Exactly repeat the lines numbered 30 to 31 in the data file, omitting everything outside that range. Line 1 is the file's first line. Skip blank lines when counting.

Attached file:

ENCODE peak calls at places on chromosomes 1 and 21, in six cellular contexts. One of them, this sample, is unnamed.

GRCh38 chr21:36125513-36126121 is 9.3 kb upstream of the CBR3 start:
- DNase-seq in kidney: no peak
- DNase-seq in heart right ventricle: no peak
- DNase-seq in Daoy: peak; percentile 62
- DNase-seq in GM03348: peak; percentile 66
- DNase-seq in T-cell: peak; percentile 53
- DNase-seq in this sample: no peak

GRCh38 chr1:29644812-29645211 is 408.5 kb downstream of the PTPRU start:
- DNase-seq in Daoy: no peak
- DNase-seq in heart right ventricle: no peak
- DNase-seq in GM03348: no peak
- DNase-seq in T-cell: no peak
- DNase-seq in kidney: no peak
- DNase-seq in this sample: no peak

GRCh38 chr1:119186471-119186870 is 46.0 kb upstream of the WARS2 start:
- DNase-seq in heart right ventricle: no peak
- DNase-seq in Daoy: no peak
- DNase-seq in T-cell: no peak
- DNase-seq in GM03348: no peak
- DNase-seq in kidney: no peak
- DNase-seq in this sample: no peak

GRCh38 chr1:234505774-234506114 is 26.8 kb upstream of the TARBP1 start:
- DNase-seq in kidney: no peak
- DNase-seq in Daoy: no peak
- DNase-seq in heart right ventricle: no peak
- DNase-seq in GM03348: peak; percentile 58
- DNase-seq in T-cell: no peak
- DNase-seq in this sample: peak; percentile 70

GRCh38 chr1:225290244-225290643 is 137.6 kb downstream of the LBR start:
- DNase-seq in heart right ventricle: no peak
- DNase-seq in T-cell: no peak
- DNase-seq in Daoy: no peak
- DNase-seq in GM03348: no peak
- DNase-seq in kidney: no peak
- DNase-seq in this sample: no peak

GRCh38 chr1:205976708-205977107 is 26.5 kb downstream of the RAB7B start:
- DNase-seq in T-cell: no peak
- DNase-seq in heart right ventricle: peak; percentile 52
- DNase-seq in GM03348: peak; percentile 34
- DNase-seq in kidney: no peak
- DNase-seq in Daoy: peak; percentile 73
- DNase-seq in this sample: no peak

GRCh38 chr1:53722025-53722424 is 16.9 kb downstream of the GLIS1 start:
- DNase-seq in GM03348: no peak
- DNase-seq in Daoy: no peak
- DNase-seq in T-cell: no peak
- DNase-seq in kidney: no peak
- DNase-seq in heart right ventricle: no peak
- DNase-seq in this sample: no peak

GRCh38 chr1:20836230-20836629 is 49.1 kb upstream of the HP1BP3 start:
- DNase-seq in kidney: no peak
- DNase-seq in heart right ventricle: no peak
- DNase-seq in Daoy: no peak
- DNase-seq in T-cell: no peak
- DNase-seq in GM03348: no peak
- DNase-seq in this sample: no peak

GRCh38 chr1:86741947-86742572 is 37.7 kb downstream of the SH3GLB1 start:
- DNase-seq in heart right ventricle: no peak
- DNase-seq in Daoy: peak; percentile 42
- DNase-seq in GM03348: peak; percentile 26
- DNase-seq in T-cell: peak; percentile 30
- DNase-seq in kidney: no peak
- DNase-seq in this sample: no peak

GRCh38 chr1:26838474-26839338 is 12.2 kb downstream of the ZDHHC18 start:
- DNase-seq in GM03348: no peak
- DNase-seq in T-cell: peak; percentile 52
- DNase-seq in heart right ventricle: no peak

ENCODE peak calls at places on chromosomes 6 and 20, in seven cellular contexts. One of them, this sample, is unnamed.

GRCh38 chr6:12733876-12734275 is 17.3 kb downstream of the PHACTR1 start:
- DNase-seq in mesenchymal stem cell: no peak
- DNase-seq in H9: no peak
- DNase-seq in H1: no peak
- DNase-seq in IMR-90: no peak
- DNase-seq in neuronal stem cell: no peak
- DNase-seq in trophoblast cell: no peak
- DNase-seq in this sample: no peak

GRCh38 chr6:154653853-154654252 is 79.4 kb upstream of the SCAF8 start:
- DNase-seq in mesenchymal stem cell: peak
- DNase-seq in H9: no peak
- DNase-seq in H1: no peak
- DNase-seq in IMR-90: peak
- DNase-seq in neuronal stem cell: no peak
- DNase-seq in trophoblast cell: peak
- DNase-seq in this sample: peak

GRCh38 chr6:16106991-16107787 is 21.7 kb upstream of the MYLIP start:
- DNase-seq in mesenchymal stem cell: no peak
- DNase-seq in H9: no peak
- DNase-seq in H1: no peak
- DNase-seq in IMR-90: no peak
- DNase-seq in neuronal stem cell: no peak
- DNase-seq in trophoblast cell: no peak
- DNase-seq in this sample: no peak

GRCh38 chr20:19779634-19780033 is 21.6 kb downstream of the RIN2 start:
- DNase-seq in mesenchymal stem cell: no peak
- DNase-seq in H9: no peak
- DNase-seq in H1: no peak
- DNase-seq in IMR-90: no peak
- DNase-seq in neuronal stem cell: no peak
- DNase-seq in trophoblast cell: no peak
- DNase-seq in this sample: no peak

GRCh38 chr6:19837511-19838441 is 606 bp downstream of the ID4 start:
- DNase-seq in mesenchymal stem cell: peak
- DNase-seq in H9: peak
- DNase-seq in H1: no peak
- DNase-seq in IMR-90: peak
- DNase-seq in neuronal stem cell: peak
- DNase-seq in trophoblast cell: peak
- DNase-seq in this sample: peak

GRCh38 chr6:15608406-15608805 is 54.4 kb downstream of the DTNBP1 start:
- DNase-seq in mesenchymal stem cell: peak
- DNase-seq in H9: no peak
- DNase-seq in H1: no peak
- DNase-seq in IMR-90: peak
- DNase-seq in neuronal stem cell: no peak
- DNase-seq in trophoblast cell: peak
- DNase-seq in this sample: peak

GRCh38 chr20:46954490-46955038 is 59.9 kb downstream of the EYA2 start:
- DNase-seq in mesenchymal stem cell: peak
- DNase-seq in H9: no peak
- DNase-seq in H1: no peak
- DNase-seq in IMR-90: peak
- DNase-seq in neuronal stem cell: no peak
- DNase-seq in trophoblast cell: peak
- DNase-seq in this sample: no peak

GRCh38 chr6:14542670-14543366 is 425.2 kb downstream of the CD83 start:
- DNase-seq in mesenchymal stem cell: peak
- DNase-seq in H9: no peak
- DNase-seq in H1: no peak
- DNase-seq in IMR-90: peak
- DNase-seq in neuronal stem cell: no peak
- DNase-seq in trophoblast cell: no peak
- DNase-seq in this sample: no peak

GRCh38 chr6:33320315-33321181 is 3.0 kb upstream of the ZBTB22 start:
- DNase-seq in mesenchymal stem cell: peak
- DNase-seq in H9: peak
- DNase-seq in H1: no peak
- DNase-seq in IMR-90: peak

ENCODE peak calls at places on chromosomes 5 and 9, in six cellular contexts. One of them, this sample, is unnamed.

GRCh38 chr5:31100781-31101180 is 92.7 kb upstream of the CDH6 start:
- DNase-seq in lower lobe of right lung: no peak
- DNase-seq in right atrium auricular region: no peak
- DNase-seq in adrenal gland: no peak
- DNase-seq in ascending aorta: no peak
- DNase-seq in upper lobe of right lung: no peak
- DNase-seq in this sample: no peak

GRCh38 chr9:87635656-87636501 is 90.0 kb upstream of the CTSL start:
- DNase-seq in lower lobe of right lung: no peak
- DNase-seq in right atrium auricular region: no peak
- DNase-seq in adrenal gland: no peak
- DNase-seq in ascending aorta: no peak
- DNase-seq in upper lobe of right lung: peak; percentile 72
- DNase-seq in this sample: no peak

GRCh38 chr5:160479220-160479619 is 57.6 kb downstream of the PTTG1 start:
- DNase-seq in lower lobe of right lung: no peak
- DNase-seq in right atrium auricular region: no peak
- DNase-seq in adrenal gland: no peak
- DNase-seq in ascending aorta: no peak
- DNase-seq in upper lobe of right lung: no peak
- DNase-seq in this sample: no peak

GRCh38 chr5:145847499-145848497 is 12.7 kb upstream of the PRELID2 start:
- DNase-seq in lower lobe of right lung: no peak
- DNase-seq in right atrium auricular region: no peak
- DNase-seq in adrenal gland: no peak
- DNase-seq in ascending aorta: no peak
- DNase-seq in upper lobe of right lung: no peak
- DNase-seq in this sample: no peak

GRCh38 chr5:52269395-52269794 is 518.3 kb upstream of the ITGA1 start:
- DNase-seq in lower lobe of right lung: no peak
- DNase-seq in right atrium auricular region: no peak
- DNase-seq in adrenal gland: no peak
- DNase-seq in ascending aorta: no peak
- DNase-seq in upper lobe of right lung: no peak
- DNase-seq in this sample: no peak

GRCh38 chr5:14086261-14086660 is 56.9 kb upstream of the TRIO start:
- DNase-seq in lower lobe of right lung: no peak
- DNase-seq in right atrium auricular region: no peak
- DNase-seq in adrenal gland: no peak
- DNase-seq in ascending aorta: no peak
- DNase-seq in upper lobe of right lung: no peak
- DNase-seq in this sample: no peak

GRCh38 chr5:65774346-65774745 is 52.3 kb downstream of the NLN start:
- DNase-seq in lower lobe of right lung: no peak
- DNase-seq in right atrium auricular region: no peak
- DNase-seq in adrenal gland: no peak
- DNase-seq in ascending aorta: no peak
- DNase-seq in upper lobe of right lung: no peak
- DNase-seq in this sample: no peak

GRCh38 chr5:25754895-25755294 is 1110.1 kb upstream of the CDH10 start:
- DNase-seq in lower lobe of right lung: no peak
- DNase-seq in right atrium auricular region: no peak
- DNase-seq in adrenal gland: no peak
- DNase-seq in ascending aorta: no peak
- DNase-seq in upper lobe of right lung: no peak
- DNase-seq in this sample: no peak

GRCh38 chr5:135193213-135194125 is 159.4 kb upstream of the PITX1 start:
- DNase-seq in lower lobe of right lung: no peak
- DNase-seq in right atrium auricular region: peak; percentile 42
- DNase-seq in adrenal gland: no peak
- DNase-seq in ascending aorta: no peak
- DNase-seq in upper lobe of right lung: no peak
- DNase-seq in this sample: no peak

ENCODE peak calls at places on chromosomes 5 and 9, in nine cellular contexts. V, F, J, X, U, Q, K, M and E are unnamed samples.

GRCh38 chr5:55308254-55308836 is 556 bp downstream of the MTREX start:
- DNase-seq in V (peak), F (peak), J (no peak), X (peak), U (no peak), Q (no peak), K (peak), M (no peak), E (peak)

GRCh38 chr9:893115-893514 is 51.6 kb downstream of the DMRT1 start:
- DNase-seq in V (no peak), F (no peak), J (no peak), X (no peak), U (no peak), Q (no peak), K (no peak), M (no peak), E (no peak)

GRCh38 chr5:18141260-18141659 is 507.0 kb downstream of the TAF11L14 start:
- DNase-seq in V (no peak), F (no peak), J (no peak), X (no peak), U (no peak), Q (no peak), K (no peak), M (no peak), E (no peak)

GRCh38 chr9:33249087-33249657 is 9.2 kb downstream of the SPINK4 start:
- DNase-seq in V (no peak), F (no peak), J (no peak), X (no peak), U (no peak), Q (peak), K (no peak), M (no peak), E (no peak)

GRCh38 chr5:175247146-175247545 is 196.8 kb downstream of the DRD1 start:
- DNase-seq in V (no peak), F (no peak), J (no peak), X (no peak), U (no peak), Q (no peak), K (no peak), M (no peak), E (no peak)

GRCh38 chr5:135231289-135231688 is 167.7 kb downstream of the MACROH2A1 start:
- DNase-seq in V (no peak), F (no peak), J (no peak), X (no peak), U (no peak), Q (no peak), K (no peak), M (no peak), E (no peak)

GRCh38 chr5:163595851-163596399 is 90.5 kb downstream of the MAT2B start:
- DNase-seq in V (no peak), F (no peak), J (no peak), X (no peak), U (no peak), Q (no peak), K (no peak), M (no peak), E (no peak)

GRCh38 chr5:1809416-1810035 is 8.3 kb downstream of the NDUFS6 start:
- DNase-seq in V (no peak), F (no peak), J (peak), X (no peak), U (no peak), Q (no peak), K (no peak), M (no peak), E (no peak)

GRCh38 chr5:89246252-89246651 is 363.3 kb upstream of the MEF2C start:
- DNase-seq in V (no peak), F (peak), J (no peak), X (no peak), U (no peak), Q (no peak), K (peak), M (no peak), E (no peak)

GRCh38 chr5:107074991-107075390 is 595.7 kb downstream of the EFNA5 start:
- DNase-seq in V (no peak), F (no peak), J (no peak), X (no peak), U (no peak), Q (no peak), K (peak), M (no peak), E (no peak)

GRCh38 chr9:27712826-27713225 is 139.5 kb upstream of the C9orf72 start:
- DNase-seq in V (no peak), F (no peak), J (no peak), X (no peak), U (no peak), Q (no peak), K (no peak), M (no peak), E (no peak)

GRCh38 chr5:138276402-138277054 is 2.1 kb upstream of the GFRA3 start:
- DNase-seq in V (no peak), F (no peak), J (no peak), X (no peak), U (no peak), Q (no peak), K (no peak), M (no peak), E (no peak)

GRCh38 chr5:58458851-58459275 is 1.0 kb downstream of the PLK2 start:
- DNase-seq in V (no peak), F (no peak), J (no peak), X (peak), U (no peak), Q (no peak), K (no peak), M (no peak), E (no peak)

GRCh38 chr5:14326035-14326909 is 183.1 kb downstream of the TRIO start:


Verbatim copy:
GRCh38 chr1:225290244-225290643 is 137.6 kb downstream of the LBR start:
- DNase-seq in heart right ventricle: no peak